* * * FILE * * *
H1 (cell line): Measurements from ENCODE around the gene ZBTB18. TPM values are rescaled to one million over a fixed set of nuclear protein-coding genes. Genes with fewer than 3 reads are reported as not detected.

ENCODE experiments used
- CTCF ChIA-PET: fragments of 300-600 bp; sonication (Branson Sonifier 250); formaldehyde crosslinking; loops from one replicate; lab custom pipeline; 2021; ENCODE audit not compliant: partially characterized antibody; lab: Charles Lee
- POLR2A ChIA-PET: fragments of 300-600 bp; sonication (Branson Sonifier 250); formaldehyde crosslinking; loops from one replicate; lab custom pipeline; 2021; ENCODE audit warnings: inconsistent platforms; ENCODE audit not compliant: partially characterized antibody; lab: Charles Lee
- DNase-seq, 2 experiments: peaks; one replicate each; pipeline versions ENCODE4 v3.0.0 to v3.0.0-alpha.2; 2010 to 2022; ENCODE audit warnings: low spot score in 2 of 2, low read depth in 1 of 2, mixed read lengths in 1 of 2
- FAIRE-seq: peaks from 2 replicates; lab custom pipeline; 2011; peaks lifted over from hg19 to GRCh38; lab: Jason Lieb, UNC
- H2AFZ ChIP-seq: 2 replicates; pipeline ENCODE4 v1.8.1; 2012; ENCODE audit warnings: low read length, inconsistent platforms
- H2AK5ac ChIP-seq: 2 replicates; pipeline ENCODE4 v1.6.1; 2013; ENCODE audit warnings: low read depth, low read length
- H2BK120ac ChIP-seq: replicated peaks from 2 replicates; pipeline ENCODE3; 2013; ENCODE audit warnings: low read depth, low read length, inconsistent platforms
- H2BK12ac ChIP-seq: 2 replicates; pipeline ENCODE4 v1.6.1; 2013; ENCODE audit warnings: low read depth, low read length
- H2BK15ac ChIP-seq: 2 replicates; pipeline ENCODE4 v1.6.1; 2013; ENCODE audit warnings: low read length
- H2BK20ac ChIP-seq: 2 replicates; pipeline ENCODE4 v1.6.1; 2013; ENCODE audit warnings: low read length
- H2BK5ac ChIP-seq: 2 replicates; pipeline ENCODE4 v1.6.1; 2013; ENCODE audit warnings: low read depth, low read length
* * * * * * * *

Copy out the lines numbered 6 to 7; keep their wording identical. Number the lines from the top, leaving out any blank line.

- FAIRE-seq: peaks from 2 replicates; lab custom pipeline; 2011; peaks lifted over from hg19 to GRCh38; lab: Jason Lieb, UNC
- H2AFZ ChIP-seq: 2 replicates; pipeline ENCODE4 v1.8.1; 2012; ENCODE audit warnings: low read length, inconsistent platforms